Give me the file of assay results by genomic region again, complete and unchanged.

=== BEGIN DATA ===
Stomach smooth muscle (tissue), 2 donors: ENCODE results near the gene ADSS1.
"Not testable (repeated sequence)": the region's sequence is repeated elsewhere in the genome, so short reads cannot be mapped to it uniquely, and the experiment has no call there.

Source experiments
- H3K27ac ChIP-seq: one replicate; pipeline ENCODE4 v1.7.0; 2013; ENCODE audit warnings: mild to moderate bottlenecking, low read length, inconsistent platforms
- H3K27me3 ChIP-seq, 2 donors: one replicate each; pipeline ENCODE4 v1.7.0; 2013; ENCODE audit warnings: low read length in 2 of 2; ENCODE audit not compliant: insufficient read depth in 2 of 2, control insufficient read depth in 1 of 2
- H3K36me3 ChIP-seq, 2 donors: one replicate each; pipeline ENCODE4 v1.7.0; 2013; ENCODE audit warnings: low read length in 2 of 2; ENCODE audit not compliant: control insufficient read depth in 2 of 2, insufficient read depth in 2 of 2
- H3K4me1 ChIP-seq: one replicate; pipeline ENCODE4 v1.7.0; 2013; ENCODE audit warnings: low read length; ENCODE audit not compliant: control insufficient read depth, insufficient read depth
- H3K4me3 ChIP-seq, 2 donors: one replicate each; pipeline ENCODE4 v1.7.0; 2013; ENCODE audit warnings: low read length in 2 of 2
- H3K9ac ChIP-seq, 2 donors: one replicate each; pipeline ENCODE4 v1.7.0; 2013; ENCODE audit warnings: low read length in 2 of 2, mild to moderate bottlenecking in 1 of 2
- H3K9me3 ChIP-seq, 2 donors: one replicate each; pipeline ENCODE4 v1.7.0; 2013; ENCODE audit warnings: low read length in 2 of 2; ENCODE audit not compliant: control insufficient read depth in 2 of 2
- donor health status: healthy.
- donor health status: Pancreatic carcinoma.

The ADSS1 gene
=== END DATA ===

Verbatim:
Stomach smooth muscle (tissue), 2 donors: ENCODE results near the gene ADSS1.
"Not testable (repeated sequence)": the region's sequence is repeated elsewhere in the genome, so short reads cannot be mapped to it uniquely, and the experiment has no call there.

Source experiments
- H3K27ac ChIP-seq: one replicate; pipeline ENCODE4 v1.7.0; 2013; ENCODE audit warnings: mild to moderate bottlenecking, low read length, inconsistent platforms
- H3K27me3 ChIP-seq, 2 donors: one replicate each; pipeline ENCODE4 v1.7.0; 2013; ENCODE audit warnings: low read length in 2 of 2; ENCODE audit not compliant: insufficient read depth in 2 of 2, control insufficient read depth in 1 of 2
- H3K36me3 ChIP-seq, 2 donors: one replicate each; pipeline ENCODE4 v1.7.0; 2013; ENCODE audit warnings: low read length in 2 of 2; ENCODE audit not compliant: control insufficient read depth in 2 of 2, insufficient read depth in 2 of 2
- H3K4me1 ChIP-seq: one replicate; pipeline ENCODE4 v1.7.0; 2013; ENCODE audit warnings: low read length; ENCODE audit not compliant: control insufficient read depth, insufficient read depth
- H3K4me3 ChIP-seq, 2 donors: one replicate each; pipeline ENCODE4 v1.7.0; 2013; ENCODE audit warnings: low read length in 2 of 2
- H3K9ac ChIP-seq, 2 donors: one replicate each; pipeline ENCODE4 v1.7.0; 2013; ENCODE audit warnings: low read length in 2 of 2, mild to moderate bottlenecking in 1 of 2
- H3K9me3 ChIP-seq, 2 donors: one replicate each; pipeline ENCODE4 v1.7.0; 2013; ENCODE audit warnings: low read length in 2 of 2; ENCODE audit not compliant: control insufficient read depth in 2 of 2
- donor health status: healthy.
- donor health status: Pancreatic carcinoma.

The ADSS1 gene